We use voice commands almost every day asking Google Assistant, Siri, and others to get a few things done. Voice assistive technologies are based on accurate speech recognition technology to provide the correct response to the user’s query. However, one of the major problems with these technologies is the overlapping of speech. It presents itself as a great challenge to filter out overlapping speech and that is where Google’s 2018 VoiceFilter system comes to the rescue.
VoiceFilter has proven its mantle in improving source to distortion ratio (SDR). However, on-demand streaming speech recognition technology requires inputs like CPU, model size, memory limitations, among others. This is where the latest VoiceFilter-Lite from Google comes into play. It has shown significant improvement in on-device speech recognition when subjected to overlapping speech. It does so with the assistant of the enrolled voice of the select speaker. VoiceFilter-Lite was able to return a 25.1 percent improvement towards word error rate (WER) when subjected to overlapping speech.
VoiceFilter-Lite: Improving on-device speech recognition
The new VoiceFilter-Lite takes the input as a speech recognition model. It further enhances the features that treat the unwanted components from a speech that doesn’t belong to the target speaker. It then runs it through optimizations on a number of runtime operations and network topologies. The model runs the data through TensorFlow Lite towards quantizing the neural network. The resulting model size is around 2.2MB which is suitable for on-device applications.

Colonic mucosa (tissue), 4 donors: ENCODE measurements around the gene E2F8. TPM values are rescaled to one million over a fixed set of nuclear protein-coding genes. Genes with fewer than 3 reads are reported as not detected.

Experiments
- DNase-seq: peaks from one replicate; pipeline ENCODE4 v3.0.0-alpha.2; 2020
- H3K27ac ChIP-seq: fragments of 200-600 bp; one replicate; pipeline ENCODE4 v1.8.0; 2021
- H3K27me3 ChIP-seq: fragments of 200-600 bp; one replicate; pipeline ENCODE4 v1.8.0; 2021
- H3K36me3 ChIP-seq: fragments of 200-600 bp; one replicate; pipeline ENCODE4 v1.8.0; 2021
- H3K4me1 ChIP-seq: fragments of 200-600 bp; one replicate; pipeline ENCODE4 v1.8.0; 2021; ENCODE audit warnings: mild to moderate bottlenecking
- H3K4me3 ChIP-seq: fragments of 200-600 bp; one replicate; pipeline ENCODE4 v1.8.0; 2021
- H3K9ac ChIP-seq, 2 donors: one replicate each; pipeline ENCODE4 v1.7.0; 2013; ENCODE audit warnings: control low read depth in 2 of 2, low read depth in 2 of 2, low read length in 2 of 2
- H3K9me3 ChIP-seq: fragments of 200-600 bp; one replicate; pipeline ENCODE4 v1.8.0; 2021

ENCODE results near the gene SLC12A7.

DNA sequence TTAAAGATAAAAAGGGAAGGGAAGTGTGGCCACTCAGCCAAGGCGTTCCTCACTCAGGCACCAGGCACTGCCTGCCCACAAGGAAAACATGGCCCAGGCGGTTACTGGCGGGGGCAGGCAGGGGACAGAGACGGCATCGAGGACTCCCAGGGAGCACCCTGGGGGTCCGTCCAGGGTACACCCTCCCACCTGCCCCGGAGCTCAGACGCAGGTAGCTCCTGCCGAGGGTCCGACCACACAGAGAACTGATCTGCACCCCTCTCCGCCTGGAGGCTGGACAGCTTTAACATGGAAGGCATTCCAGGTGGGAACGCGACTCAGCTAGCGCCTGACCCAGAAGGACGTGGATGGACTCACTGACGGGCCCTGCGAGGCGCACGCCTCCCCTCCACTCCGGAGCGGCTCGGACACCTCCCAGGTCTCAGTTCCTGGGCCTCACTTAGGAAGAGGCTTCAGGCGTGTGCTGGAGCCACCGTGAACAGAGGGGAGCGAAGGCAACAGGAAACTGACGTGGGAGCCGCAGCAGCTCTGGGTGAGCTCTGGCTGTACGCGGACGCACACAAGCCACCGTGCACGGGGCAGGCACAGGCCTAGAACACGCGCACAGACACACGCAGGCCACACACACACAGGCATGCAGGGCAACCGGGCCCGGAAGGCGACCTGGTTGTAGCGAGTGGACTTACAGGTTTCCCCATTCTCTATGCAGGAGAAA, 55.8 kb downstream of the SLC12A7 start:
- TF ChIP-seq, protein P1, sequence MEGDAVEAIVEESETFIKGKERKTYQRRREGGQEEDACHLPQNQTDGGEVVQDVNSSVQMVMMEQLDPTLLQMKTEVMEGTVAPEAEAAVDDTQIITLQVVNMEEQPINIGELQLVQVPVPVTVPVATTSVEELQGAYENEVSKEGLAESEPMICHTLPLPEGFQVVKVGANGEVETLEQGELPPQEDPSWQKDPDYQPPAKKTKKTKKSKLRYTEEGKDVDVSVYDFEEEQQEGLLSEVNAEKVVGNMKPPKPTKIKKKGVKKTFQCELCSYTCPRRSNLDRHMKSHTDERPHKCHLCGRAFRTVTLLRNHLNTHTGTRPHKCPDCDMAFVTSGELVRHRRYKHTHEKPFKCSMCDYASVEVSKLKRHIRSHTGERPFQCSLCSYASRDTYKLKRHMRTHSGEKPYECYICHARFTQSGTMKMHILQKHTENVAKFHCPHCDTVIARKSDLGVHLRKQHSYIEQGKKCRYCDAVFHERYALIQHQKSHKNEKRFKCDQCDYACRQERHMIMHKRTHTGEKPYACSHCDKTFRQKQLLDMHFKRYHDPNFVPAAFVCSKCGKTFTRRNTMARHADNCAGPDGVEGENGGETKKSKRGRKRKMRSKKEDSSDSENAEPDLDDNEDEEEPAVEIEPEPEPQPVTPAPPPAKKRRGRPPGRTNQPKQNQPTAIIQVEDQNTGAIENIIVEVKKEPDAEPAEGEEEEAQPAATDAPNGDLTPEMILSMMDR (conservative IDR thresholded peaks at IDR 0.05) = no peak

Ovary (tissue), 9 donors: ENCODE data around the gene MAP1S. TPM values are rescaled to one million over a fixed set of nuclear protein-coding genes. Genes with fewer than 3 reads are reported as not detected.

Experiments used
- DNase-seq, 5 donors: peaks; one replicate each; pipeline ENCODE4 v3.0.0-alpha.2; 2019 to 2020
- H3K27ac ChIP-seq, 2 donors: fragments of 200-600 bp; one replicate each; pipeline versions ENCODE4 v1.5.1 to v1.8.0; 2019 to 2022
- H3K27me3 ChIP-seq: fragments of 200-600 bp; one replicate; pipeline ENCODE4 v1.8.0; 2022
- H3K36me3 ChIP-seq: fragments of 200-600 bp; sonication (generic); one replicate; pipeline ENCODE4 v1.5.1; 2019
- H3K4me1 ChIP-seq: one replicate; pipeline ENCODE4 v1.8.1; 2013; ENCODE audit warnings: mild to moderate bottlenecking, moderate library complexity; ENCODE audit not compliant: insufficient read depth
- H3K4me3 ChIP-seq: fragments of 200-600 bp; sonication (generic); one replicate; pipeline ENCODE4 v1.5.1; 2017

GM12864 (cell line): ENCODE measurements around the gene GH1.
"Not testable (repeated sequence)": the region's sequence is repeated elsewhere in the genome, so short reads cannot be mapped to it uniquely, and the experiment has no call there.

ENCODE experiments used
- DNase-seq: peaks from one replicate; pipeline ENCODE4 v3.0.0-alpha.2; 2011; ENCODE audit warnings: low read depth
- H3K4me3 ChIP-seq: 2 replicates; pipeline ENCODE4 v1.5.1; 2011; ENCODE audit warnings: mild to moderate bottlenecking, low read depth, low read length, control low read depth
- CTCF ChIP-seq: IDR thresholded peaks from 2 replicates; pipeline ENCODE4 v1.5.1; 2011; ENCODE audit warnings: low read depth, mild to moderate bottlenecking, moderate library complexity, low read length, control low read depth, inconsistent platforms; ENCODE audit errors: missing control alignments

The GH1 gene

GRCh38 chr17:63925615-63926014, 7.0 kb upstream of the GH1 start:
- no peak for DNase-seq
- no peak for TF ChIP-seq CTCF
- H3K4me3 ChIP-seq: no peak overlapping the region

The model architecture uses filterbanks with a dump of noisy speech and applies a vector to the target speaker for identification. It further uses neural networks to find the difference between a set of clean speech filterbanks and the enhanced filterbanks to get the speech right.
The best thing about VoiceFilter-Lite is its plug-and-play and it can be trained and upgraded separately from the existing recognition model that eliminates complexities when deploying it.
Apparently, two types of errors are recorded whilst working upon improving speech recognition. Under-suppression occurs when the system fails to carve out noisy components in a speech (signal). On the other hand, over-suppression occurs when the system carves out so much of a signal that it fails to preserve useful parts of a signal which results in loss of words and so on.
Speech recognition models are already robust on fixing under-suppression while VoiceFilter-Lite uses two approaches to get rid of over-suppression as well.
VoiceFilter-Lite is promising for on-device speech applications. It is limited to the English language only. However, the researchers are willing to train the model in other languages in the later run. Training the system to improve speech recognition even further is the next goal.